Eliza R. Snow Poetry Contest First Place Winner
Lullaby, my child, and let me love
Your sleeping purity, so innocent
Of all the conflict I have felt this day.
Sleep now, and let me smile to recollect
The tides that left a treasure on my shore.
The flows of guilt and subsequent resolve
Come later in the quiet time alone
With God: my anger at my anger with
My charge, my child. Are you the grain of sand,
My irritant, that I must make a pearl?
Lullaby. Then let your lustre glow—
Divinity I seldom see by day
(My pride, your willfulness obscure the sheen)—
While I remember what I love in you.
And if I grudge to bear the oyster’s part,
I but forget the artist without art
Is nothing; and my Lord, if I do well,
Will love the gem and magnify the shell.
Eliza R. Snow Poetry Contest Second Place Winner
I spoke with the garden again today.
Sad-eyed I listened as she whispered
Of times and seasons,
Beginnings and ends.
How hard it was to go in a way so different
From how she came.
Tender green buds peeking through the soil,
Wet with morning’s tears
And warmed by loving sun,
She grew to rich adulthood.
And then, when use was gone, she stiffened,
And became desert-like, windblown and tired.
Then tender-bud beginnings were torn root from root
And cast upon the pile.
Oh, Lord, am I a garden?
I know now, I, a young green shoot,
Still soaking up your radiance and love,
Can hardly find a reason to complain.
But I’d like to say a word about my going—
I’d like to do my going as I came.
When (all too soon) it’s time for me to go,
I’d like to follow through my first rememberings
Of dark warm soil and thrilling morning light.
I’d like to feel rich soil breaking round me,
As I spire up toward another sky;
Another morning’s dew upon my shoulders,
A warm breeze blowing like a mother’s sigh.
A Tapestry of Love
Eliza R. Snow Poetry Contest Third Place Winner
At first, we wove such tiny threads of hope
Pale and fragile fibers picked in haste
Flimsy on the loom, our work hung loose
Full of holes, like faded antique lace
We each had brought a pattern to create
And only shared its secrets bit by bit
Then painfully unraveled what was done
And rearranged the pieces so they fit
We chose some bolder colors, faith and work
And watched a new design begin to form
Something better than we’d either had in mind
A pattern bright and cheerful, sweet and warm
We dared claim every lovely hue our own
But soon saw need of dark as well as light
To make our art stand out in bold relief
Experience whispered even black looked right
We found a better rhythm, worked as one
Choosing basic threads both good and strong
Allowing each a preference here and there
Ignoring when the other’s choice went wrong
But now, we weave in beauty as a team
Forming cloth so tight it cannot tear
Mastering the art, the loom, ourselves
Designing durable fabric that will wear
A tapestry of love we now have made
The warp and woof and weave our common goal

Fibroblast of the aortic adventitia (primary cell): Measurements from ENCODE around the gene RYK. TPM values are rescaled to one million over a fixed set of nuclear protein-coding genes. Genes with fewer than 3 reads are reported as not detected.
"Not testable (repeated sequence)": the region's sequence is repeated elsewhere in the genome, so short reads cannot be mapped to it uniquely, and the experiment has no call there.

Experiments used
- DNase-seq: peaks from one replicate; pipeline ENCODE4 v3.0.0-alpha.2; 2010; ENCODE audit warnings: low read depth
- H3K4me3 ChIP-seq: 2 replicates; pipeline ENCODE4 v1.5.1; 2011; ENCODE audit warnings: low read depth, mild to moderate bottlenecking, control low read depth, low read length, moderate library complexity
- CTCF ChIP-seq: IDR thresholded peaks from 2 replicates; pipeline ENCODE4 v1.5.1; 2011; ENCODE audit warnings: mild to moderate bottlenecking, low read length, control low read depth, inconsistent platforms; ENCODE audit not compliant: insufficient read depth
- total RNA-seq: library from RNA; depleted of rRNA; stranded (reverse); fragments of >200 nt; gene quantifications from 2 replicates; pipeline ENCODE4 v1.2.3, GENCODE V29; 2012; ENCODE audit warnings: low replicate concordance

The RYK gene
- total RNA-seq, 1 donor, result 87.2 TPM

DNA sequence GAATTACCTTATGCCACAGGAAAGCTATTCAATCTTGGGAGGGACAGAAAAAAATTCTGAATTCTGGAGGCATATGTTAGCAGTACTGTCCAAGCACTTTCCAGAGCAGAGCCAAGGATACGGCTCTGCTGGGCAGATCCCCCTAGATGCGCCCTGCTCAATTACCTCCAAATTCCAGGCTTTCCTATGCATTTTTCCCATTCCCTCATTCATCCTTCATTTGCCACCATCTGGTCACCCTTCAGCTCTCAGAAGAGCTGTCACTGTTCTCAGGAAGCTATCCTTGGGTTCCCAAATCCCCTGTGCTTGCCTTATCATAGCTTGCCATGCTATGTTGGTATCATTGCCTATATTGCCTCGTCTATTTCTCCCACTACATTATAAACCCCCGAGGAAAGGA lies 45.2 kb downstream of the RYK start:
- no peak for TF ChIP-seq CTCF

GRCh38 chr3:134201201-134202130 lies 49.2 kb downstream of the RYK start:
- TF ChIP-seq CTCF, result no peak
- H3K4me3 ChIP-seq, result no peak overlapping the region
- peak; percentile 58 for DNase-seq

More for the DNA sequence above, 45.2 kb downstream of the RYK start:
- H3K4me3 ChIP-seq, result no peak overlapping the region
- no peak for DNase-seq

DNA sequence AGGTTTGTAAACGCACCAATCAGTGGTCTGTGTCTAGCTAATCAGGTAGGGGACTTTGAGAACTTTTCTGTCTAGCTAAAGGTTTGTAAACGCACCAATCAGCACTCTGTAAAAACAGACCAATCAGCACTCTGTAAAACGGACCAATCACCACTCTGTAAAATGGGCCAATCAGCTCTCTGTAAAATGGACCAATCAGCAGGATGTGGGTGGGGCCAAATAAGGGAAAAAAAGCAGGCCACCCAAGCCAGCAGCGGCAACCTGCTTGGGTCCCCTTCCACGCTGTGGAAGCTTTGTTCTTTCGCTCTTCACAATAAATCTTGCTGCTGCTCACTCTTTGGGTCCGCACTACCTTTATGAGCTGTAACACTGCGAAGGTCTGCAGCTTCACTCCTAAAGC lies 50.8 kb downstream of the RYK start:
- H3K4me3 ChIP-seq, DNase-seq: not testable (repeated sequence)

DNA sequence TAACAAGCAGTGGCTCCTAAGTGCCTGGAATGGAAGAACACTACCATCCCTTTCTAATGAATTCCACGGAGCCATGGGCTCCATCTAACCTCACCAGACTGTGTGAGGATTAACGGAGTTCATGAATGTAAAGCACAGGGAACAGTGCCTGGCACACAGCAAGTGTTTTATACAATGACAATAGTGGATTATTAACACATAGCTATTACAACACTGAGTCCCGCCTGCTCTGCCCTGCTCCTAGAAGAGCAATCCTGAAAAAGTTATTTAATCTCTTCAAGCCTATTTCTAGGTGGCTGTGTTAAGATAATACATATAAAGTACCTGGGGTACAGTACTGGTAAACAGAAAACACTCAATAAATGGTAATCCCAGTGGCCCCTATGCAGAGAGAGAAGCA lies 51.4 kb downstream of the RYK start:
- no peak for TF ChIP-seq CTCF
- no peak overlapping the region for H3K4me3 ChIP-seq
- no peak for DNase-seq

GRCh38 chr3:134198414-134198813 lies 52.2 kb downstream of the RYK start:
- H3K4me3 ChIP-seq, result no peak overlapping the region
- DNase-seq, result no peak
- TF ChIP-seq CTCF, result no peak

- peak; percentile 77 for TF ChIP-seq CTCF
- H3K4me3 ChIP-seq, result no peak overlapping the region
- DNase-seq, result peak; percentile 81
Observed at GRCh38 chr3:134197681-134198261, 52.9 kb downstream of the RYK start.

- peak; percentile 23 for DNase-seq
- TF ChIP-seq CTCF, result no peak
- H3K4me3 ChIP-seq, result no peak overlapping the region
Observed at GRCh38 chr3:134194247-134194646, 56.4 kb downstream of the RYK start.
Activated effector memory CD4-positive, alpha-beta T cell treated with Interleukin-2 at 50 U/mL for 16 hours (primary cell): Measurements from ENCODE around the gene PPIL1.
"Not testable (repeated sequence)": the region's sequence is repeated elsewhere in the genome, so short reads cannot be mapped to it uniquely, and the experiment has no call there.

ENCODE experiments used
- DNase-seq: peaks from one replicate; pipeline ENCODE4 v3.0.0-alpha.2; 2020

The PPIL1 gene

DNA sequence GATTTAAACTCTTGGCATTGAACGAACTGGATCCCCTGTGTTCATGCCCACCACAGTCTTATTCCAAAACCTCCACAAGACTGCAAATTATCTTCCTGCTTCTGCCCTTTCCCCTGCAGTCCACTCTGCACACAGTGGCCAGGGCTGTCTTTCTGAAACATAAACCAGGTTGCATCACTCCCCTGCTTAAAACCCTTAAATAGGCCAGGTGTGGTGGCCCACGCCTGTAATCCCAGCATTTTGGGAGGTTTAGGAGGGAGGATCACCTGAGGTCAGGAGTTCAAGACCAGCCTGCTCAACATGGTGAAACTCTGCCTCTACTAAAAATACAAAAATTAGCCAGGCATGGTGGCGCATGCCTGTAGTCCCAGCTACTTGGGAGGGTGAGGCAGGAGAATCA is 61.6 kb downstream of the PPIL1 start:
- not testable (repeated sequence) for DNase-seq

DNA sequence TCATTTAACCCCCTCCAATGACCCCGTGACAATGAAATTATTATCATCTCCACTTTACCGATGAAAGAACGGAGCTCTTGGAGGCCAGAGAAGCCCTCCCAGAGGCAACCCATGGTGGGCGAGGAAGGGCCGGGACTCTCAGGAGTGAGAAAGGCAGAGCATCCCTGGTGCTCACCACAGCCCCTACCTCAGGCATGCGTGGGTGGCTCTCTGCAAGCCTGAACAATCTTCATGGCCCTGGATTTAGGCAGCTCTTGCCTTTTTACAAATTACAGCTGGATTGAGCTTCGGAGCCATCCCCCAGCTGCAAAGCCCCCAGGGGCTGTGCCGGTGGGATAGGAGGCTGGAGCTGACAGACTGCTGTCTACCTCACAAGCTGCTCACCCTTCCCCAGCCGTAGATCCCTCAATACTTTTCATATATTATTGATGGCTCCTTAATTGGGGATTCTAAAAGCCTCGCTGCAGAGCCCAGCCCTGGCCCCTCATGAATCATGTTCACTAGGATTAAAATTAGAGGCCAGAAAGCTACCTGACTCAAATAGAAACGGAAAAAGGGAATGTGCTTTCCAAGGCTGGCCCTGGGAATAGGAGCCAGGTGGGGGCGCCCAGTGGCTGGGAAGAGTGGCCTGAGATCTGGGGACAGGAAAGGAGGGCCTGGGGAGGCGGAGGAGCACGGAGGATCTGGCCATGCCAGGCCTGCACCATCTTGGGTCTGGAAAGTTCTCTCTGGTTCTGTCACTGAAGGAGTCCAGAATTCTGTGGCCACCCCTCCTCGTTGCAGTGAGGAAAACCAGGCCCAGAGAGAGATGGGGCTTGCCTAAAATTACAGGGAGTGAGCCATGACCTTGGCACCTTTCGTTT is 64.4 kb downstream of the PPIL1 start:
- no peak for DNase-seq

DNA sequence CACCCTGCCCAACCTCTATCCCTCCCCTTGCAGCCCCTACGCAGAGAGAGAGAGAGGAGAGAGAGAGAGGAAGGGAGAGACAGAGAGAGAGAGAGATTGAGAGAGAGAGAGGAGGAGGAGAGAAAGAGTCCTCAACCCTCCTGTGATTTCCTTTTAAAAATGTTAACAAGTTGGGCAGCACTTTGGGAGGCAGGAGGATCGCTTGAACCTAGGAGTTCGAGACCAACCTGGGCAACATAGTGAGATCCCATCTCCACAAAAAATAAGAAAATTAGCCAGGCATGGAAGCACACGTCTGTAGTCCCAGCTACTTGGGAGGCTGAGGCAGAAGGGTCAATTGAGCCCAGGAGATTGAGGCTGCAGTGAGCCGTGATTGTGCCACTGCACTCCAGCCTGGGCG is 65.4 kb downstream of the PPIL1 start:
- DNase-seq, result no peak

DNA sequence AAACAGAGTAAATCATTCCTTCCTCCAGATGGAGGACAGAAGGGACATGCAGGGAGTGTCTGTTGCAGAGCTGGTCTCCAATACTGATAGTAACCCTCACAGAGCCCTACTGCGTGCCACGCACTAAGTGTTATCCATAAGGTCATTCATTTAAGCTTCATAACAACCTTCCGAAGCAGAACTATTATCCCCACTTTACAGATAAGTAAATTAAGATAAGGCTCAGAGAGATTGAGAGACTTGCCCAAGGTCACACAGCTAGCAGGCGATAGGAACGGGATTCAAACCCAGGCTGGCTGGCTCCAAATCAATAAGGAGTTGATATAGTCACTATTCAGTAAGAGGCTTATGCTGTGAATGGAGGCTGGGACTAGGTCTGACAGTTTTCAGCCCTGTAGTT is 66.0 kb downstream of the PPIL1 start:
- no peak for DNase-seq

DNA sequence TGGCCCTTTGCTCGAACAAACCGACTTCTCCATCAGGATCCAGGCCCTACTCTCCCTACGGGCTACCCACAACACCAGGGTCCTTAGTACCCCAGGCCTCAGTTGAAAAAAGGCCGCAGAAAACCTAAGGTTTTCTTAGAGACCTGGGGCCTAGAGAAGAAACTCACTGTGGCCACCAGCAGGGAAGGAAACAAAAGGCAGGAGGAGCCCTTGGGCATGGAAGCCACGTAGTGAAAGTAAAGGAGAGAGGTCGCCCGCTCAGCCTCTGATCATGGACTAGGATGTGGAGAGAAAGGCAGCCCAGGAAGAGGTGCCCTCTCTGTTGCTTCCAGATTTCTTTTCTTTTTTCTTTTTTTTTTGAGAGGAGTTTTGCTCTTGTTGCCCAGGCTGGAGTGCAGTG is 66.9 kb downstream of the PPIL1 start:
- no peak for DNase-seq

With faith and work and love our homespun joys
We wove ourselves together flesh and soul
How Could Young Love Know?
Ensign Poetry Contest First Place Winner
In young love they came, a straw mattress
coddling cold bones, puncheon floors
shivering bare feet calloused
by wild stubble in valley plantings.
Her passions sang in harmony with hearthside
melting pot; concocted love’s tunes
while baking cornmeal dodgers
for late-night suppers.
He harnessed love sunlong while plowing
furrows or felling wood
until prayer at the coverlets
warmed winter’s cold kisses.
How could young love know it was to be
portioned like seed corn for spring crops,
punished as lye-hominy into something it was not,
dredged in labor’s tears and gut hunger?
Yet, love so crazy tired and threadbare
was sustained, hand in hand
by shining touches of moon and a child’s smile
sweet as mountain berries preserved
in wild honey.
Ensign Poetry Contest Third Place Winner
detail of an oil on canvas by A. Bertram
You could say he waits for mail
from the tree stump near his box,
built on a rough post like the one
your father soaked in diesel oil
and sank next to the road.
But he looks to the companion sky, unsolitary.
His hands are leather, tanned
deep and thick. They grip the hoe
on which he leans forward slightly.
You can smell the dryness of the year,
cheat grass browning along the lane,
a few oxeye daisies.
You could say he is thirsty—
has been for years—from the dry
creases around his lips.
Permanent squint lines face the sun,
his skin the russet of deep autumn.
Perhaps he grew from boyhood
on this land. His cap is weighted
to its fit by dust and sweat.
The denim jacket frays at the cuffs,
faded shoulders slope and wrinkle forward.
What you know is this:
if you reach to touch
the pale stubble of his whiskers—
perhaps three days growth—you will feel
the soft rasp of your father’s face,
warmed and ripened with the harvest.
Ensign Poetry Contest Second Place Winner
One solitary blade of life
the first to break
through winter’s hold
fires its emerald salience
against the ashen sky
and speaks for all its
deep within the
dark brown soil